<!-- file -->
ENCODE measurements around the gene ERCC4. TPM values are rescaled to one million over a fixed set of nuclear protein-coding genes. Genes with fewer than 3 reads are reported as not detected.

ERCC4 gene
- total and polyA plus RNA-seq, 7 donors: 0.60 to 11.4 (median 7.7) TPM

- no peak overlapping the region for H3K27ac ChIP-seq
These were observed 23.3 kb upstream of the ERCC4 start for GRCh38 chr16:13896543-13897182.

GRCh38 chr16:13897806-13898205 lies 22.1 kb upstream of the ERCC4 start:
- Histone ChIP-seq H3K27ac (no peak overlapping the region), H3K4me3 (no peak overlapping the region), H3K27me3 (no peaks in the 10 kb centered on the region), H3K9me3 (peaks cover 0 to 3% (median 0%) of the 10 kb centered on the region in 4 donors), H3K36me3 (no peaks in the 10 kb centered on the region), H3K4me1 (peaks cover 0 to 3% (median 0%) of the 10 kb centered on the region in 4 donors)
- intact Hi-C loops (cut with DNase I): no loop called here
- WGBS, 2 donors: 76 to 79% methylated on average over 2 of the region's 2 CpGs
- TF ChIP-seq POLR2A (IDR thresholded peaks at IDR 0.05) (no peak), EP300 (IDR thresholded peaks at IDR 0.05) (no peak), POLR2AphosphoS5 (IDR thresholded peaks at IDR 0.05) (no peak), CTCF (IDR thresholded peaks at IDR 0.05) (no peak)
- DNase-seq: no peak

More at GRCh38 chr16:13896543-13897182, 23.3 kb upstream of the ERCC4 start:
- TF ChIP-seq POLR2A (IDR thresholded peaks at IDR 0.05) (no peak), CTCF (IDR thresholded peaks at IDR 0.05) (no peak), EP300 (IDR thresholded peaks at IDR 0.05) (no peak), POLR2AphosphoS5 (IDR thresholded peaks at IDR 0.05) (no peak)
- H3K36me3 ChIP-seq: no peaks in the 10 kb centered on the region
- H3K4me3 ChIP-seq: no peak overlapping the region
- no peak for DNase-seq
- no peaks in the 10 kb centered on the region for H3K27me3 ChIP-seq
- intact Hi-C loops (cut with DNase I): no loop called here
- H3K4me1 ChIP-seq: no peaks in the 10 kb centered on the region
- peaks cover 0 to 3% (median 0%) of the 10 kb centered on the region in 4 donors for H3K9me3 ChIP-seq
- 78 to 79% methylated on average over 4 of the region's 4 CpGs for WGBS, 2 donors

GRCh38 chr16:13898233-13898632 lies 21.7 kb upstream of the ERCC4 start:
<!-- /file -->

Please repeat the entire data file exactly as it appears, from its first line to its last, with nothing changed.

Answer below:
ENCODE measurements around the gene ERCC4. TPM values are rescaled to one million over a fixed set of nuclear protein-coding genes. Genes with fewer than 3 reads are reported as not detected.

ERCC4 gene
- total and polyA plus RNA-seq, 7 donors: 0.60 to 11.4 (median 7.7) TPM

- no peak overlapping the region for H3K27ac ChIP-seq
These were observed 23.3 kb upstream of the ERCC4 start for GRCh38 chr16:13896543-13897182.

GRCh38 chr16:13897806-13898205 lies 22.1 kb upstream of the ERCC4 start:
- Histone ChIP-seq H3K27ac (no peak overlapping the region), H3K4me3 (no peak overlapping the region), H3K27me3 (no peaks in the 10 kb centered on the region), H3K9me3 (peaks cover 0 to 3% (median 0%) of the 10 kb centered on the region in 4 donors), H3K36me3 (no peaks in the 10 kb centered on the region), H3K4me1 (peaks cover 0 to 3% (median 0%) of the 10 kb centered on the region in 4 donors)
- intact Hi-C loops (cut with DNase I): no loop called here
- WGBS, 2 donors: 76 to 79% methylated on average over 2 of the region's 2 CpGs
- TF ChIP-seq POLR2A (IDR thresholded peaks at IDR 0.05) (no peak), EP300 (IDR thresholded peaks at IDR 0.05) (no peak), POLR2AphosphoS5 (IDR thresholded peaks at IDR 0.05) (no peak), CTCF (IDR thresholded peaks at IDR 0.05) (no peak)
- DNase-seq: no peak

More at GRCh38 chr16:13896543-13897182, 23.3 kb upstream of the ERCC4 start:
- TF ChIP-seq POLR2A (IDR thresholded peaks at IDR 0.05) (no peak), CTCF (IDR thresholded peaks at IDR 0.05) (no peak), EP300 (IDR thresholded peaks at IDR 0.05) (no peak), POLR2AphosphoS5 (IDR thresholded peaks at IDR 0.05) (no peak)
- H3K36me3 ChIP-seq: no peaks in the 10 kb centered on the region
- H3K4me3 ChIP-seq: no peak overlapping the region
- no peak for DNase-seq
- no peaks in the 10 kb centered on the region for H3K27me3 ChIP-seq
- intact Hi-C loops (cut with DNase I): no loop called here
- H3K4me1 ChIP-seq: no peaks in the 10 kb centered on the region
- peaks cover 0 to 3% (median 0%) of the 10 kb centered on the region in 4 donors for H3K9me3 ChIP-seq
- 78 to 79% methylated on average over 4 of the region's 4 CpGs for WGBS, 2 donors

GRCh38 chr16:13898233-13898632 lies 21.7 kb upstream of the ERCC4 start: